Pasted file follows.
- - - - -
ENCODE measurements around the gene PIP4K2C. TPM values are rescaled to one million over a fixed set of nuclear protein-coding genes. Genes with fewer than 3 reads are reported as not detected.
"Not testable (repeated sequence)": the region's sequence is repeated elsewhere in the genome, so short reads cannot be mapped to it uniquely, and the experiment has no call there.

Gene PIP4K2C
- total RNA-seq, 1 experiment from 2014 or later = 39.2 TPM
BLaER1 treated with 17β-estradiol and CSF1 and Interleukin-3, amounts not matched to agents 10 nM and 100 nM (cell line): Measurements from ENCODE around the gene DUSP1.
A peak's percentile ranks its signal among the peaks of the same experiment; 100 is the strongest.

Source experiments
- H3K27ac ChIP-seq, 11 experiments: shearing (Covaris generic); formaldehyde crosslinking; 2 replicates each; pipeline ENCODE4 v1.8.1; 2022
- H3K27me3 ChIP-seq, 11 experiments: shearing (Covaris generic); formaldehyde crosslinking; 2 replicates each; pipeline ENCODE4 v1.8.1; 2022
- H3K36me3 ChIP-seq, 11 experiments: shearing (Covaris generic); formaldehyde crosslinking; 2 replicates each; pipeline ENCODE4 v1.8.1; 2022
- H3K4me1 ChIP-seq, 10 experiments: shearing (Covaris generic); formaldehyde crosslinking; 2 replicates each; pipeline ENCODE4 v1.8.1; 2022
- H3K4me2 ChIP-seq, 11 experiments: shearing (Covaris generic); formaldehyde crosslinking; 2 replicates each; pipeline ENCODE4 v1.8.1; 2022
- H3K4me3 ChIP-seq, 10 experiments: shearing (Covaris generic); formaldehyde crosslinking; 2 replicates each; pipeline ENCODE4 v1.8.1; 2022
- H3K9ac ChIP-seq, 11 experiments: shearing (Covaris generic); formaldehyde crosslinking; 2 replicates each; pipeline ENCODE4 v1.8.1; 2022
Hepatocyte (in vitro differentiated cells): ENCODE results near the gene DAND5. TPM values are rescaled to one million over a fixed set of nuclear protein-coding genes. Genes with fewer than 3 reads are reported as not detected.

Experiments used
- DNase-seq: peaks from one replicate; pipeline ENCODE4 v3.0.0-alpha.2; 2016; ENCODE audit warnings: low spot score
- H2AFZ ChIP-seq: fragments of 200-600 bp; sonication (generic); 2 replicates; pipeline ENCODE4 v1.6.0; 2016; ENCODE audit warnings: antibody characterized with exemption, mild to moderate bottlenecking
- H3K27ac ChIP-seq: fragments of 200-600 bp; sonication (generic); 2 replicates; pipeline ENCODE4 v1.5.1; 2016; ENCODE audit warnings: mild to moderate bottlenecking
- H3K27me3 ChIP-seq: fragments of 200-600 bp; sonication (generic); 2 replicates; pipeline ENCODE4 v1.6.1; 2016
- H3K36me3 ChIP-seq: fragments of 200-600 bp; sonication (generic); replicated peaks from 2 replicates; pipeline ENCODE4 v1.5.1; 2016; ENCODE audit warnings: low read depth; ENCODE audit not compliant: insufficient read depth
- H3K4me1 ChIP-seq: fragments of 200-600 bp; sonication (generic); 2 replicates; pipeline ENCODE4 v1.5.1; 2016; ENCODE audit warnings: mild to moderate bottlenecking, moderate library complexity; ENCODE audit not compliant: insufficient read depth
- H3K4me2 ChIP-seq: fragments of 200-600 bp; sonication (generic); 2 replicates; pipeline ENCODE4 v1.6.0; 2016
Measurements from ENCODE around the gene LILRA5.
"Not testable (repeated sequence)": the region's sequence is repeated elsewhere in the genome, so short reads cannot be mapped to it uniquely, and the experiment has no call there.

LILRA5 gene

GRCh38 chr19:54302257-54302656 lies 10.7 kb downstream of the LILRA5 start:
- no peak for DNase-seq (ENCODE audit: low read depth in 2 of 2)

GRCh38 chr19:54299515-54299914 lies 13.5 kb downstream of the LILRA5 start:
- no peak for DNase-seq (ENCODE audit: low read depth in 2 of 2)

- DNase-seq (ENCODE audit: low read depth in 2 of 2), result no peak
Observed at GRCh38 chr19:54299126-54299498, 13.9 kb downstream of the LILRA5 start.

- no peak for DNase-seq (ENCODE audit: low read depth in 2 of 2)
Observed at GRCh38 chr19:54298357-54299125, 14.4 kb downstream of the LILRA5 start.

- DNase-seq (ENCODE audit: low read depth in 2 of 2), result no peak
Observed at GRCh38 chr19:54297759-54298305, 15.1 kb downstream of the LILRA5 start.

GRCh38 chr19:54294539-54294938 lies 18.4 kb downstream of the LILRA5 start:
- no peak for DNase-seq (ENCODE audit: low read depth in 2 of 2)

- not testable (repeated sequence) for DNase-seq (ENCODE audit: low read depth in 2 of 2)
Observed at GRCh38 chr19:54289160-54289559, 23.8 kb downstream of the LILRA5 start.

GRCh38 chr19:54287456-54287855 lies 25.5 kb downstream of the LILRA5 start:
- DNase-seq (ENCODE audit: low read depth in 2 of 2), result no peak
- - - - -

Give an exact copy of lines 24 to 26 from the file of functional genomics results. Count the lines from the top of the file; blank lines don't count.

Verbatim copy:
Measurements from ENCODE around the gene LILRA5.
"Not testable (repeated sequence)": the region's sequence is repeated elsewhere in the genome, so short reads cannot be mapped to it uniquely, and the experiment has no call there.

LILRA5 gene